what happened to my commuter pond...

Discussion in 'Warm Water Species' started by dflett68, Apr 8, 2013.

  1. looking for thoughts: last year i discovered a little group of ponds right along the road i take to and from work which is on a flood plain and populated with the kind of fish you'd expect to get distributed by a flood from local farm ponds: lmb, pumpkinseed, bullhead, crappie, etc. i started prospecting it sometime in march or april last year with a spinning rod and once i found fish i started stopping each day on my way to and from work and taking a few casts with the fly rod. i had success virtually every stop until it got choked with weeds in the summer.

    sometime in the fall i noticed one morning that a TON of the weeds which had choked up the ponds were piled up on the shores, and then for a few mornings in a row i noticed a small group of bait fishers working the ponds on my way to work. didn't think much of it but i wondered whether all those weeds were somehow dredged cause it seemed really odd the way they showed up overnight and seemed to coincide with the presence of the same group of people showing up and fishing every day for several days. with the weeds gone i gave it another try but had zero success.

    i've been looking forward to this time of the spring to enjoy this spot again, but as i've driven by it leading up to april i've noticed that the water color doesn't look quite right. i've been taking a few casts coming and going for about two weeks now, with both a little spinner and fly gear, and have seen zero signs of fish. maybe its still a touch early, but i have a cruddy feeling that something catastrophic happened to these ponds. the color seems a little off, and while i still see signs of beaver and otter work, ducks, redwinged blackbirds, and signs of insect life - there's no sign of fish. anybody have any thoughts? is it possible someone dredged the ponds and killed off the fish in the process, or that they've been poisoned? there were no floods this year, and the kinds of fish in these ponds are pretty robust.
  2. This is exactly the same situation I've come across in the farm ponds I fish. I've heard of other ponds and lakes in The Willamette Valley going the same route.

    Once bountiful warmwater fisheries suddenly have no fish.

    My theory is the chemicals farmers use on their fields eventually end up in the lakes, ponds and sloughs. These chemicals kill the fish.

    It's just a theory but all I have. So far, I've lost three warmwater fisheries that once held bluegill, crappie, LMB... and carp. The carp have even disappeared.

    I figure all the chemicals used on the farm lands must go somewhere and over time, the stuff ends up where I fish. Not much you can do about it. I'm not sure the fisheries will ever return to what they were.
  3. There's a variety of ways people remove milfoil and other invasive plants, and it sounds like that's what happened last Summer. I have no idea why the water color changed and the fishing died down though.

    Was it possible that those ponds were on private property and the farmer wanted the fish killed off? Were the fisherman possibly farm hands? Maybe the county killed it off to avoid those fish making it to the river during a flood? Did you inadvertently show the local whack em' stack em' crew that there was something in there to fish for by your frequent stops?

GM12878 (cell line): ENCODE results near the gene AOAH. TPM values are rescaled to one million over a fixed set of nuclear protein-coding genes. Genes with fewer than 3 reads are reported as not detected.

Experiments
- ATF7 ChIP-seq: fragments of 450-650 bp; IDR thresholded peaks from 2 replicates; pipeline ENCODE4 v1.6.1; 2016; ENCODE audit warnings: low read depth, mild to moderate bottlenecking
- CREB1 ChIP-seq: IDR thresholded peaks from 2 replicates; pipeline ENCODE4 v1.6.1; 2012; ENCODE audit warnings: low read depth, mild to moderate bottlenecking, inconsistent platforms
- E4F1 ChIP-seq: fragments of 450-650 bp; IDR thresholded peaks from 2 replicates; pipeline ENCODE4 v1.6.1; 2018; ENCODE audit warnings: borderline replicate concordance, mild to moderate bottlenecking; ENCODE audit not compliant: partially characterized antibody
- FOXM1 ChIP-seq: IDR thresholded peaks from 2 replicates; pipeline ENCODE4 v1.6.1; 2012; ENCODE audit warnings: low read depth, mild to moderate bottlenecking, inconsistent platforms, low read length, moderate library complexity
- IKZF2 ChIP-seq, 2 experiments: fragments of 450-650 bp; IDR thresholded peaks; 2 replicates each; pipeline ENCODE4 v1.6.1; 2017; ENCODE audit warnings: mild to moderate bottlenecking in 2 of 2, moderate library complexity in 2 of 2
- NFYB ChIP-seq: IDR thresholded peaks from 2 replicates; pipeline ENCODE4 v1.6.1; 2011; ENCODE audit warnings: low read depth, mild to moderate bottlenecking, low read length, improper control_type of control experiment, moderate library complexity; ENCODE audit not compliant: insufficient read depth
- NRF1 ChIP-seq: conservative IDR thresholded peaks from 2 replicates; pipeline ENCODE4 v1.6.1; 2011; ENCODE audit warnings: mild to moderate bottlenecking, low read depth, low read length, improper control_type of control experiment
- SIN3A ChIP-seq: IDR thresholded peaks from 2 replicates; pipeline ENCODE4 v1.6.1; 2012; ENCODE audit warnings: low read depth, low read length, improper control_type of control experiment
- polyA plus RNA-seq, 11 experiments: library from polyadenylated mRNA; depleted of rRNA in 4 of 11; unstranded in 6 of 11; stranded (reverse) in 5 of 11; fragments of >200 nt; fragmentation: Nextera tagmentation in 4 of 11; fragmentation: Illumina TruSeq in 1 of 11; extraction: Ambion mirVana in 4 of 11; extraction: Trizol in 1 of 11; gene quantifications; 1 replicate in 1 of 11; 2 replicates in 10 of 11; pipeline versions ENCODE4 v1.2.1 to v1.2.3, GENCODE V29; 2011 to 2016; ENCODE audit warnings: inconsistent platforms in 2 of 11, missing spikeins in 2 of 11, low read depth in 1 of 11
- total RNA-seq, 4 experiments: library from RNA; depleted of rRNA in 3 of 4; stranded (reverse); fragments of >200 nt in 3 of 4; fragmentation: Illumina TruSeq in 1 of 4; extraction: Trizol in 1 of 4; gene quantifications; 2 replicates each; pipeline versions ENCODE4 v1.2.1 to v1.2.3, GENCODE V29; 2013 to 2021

4. the only problem with this for me is that these ponds get fed by the large river they adjoin, from underground as far as i can tell. if the fish died off in one season because of introduced toxins, i would expect to notice dead fish, especially since i pass it twice a day and stop and look at it closely often. no floods this year also makes me skeptical of a large/sudden influx of toxins. of course it's right by the road in a rural area where lots of jerky people dump and do other unsavory things, so there's a real possibility somebody just tossed something toxic in there. i've also noticed signs of illegal trapping at these ponds, i assume for the beavers and/or otters, so maybe there's been some kind of concerted poaching of fish going on too. i don't know. what i wonder about most is the phenomena of all those piled up weeds on the banks. that seemed like human activity but i can't think of a reason to do it unless it was a by-product of somebody dredging the whole thing with a net - which would explain the weeds and the absence of fish.

    still hoping that any day now i'll toss my little mepps in there and get a bump and things will turn out to be normal.
  5. sorry to hear about your pond. i have a secret lil pond that has been just about destroyed this year too. its connected to a bunch of off limits lakes and a canal, and in the spring all the big bass, im talkin 5 to 8 pounders, all migrate up to this one pond thats open and make beds all around the bank. but recently some construction projects have torn it apart. pretty bummed, also hooked my first 4 carp last year in the same pond.
  6. I never found any dead fish... nor alive fish. I'm not sure what else other than chemicals on the fields could effect a number of different valley lakes miles and miles away from each other. The only constant is the fact that they are farm lakes in farm lands.

    One was a slough fed by a stream and The Willamette River. It should be noted that the number of trout in The Willamette drastically drops as the river moves through The Valley. There are many trout in the upper river beyond the farm lands. But the further downstream where the river is bordered on farm lands on both sides, the number of trout is minimal.
  7. you're probably right. hopefully they come back eventually. on to the next as yet undiscovered treasure.

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